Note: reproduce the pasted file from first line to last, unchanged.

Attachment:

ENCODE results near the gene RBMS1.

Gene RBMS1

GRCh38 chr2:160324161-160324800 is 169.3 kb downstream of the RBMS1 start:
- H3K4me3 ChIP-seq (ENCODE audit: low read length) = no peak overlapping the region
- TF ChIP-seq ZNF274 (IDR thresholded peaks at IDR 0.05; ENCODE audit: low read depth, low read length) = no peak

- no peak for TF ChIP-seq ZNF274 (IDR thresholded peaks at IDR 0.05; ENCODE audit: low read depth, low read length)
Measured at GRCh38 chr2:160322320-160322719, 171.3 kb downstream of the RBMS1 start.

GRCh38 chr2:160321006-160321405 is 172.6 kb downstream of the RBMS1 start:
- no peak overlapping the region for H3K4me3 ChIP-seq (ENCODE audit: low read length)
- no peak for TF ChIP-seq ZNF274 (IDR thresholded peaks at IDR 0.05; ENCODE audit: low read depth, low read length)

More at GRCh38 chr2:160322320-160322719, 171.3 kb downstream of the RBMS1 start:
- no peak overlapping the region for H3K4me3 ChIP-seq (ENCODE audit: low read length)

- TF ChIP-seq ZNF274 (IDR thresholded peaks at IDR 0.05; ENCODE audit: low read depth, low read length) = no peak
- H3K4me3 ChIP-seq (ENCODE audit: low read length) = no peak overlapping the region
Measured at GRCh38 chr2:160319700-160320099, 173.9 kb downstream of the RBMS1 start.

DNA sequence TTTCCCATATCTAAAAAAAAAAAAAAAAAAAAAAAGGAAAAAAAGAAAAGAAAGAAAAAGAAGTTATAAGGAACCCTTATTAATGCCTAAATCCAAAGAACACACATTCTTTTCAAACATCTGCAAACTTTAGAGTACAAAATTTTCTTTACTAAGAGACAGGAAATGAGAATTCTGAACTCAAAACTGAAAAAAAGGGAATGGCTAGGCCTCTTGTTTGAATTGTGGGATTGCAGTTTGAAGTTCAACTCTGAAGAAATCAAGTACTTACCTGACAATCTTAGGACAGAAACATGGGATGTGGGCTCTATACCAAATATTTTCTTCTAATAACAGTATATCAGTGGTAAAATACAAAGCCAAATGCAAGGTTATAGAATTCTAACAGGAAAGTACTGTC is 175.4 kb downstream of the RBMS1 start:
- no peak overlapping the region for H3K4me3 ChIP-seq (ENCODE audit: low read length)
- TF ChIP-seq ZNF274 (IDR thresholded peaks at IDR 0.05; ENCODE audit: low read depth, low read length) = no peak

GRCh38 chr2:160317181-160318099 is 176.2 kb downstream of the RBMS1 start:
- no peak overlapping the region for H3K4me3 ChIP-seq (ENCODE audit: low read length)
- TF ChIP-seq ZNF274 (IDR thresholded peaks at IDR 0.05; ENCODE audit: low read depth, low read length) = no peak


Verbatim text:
ENCODE results near the gene RBMS1.

Gene RBMS1

GRCh38 chr2:160324161-160324800 is 169.3 kb downstream of the RBMS1 start:
- H3K4me3 ChIP-seq (ENCODE audit: low read length) = no peak overlapping the region
- TF ChIP-seq ZNF274 (IDR thresholded peaks at IDR 0.05; ENCODE audit: low read depth, low read length) = no peak

- no peak for TF ChIP-seq ZNF274 (IDR thresholded peaks at IDR 0.05; ENCODE audit: low read depth, low read length)
Measured at GRCh38 chr2:160322320-160322719, 171.3 kb downstream of the RBMS1 start.

GRCh38 chr2:160321006-160321405 is 172.6 kb downstream of the RBMS1 start:
- no peak overlapping the region for H3K4me3 ChIP-seq (ENCODE audit: low read length)
- no peak for TF ChIP-seq ZNF274 (IDR thresholded peaks at IDR 0.05; ENCODE audit: low read depth, low read length)

More at GRCh38 chr2:160322320-160322719, 171.3 kb downstream of the RBMS1 start:
- no peak overlapping the region for H3K4me3 ChIP-seq (ENCODE audit: low read length)

- TF ChIP-seq ZNF274 (IDR thresholded peaks at IDR 0.05; ENCODE audit: low read depth, low read length) = no peak
- H3K4me3 ChIP-seq (ENCODE audit: low read length) = no peak overlapping the region
Measured at GRCh38 chr2:160319700-160320099, 173.9 kb downstream of the RBMS1 start.

DNA sequence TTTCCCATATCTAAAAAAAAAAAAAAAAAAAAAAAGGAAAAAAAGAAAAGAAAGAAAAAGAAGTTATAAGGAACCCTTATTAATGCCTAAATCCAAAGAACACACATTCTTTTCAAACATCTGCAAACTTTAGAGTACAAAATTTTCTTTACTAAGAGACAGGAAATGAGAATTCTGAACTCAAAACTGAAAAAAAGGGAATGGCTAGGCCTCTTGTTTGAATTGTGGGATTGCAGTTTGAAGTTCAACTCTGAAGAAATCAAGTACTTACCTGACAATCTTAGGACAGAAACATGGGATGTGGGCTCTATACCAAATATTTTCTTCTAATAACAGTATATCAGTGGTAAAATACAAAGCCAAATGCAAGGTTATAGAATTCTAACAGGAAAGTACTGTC is 175.4 kb downstream of the RBMS1 start:
- no peak overlapping the region for H3K4me3 ChIP-seq (ENCODE audit: low read length)
- TF ChIP-seq ZNF274 (IDR thresholded peaks at IDR 0.05; ENCODE audit: low read depth, low read length) = no peak

GRCh38 chr2:160317181-160318099 is 176.2 kb downstream of the RBMS1 start:
- no peak overlapping the region for H3K4me3 ChIP-seq (ENCODE audit: low read length)
- TF ChIP-seq ZNF274 (IDR thresholded peaks at IDR 0.05; ENCODE audit: low read depth, low read length) = no peak